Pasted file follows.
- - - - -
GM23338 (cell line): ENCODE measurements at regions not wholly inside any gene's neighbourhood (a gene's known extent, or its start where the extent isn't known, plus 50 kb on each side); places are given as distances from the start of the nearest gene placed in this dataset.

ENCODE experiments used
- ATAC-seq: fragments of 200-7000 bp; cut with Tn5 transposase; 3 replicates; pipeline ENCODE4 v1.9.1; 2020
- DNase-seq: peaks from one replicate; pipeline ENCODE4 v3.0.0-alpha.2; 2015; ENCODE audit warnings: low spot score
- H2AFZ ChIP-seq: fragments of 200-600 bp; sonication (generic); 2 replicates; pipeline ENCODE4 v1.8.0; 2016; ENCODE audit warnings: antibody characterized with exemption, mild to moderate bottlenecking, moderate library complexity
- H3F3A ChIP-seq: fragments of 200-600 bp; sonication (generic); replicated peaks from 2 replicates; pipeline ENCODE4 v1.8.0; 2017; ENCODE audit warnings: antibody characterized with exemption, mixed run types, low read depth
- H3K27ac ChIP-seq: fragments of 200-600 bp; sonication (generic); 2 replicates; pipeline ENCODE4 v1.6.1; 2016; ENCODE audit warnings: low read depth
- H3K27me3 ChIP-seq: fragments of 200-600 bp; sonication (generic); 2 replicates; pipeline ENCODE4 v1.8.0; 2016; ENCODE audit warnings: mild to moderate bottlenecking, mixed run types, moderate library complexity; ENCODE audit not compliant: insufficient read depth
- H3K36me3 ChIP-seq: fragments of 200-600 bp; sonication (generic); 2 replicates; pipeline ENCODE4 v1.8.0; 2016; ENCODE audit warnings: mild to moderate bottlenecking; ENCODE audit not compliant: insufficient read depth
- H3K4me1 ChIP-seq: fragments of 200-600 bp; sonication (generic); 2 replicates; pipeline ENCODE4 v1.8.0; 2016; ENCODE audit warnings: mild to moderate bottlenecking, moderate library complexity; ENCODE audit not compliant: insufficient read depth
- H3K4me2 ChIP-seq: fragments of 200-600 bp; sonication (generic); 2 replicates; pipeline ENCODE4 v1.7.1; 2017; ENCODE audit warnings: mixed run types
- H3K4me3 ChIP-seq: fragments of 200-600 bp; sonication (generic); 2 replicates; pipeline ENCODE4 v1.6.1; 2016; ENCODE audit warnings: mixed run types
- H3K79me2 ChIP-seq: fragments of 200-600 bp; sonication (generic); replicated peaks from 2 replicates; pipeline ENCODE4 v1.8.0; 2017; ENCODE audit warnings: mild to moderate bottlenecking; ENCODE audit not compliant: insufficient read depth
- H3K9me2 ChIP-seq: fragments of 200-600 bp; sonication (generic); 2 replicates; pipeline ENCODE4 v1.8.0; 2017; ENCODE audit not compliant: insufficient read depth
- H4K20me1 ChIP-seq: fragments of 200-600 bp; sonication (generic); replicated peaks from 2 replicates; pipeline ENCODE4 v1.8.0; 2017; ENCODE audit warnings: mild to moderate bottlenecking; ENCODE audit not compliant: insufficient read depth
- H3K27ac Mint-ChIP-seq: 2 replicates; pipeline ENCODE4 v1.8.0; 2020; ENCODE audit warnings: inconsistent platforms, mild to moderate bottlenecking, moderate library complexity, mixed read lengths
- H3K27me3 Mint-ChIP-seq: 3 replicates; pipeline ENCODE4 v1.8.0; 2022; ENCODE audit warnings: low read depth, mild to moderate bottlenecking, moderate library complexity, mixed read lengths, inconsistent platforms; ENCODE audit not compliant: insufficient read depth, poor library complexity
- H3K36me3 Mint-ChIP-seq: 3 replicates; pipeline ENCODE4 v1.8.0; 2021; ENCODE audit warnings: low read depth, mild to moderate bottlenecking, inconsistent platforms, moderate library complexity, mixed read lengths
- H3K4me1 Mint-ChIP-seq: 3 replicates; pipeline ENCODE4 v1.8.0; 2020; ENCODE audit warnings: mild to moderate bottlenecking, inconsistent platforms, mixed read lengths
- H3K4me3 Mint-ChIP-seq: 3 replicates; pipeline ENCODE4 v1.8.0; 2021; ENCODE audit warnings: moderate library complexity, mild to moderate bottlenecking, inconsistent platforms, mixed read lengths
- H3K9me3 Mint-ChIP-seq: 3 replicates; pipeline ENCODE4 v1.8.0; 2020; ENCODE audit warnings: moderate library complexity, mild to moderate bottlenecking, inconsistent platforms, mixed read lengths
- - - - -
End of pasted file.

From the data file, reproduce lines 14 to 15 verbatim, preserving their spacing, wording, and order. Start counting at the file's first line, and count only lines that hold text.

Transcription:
- H3K9me2 ChIP-seq: fragments of 200-600 bp; sonication (generic); 2 replicates; pipeline ENCODE4 v1.8.0; 2017; ENCODE audit not compliant: insufficient read depth
- H4K20me1 ChIP-seq: fragments of 200-600 bp; sonication (generic); replicated peaks from 2 replicates; pipeline ENCODE4 v1.8.0; 2017; ENCODE audit warnings: mild to moderate bottlenecking; ENCODE audit not compliant: insufficient read depth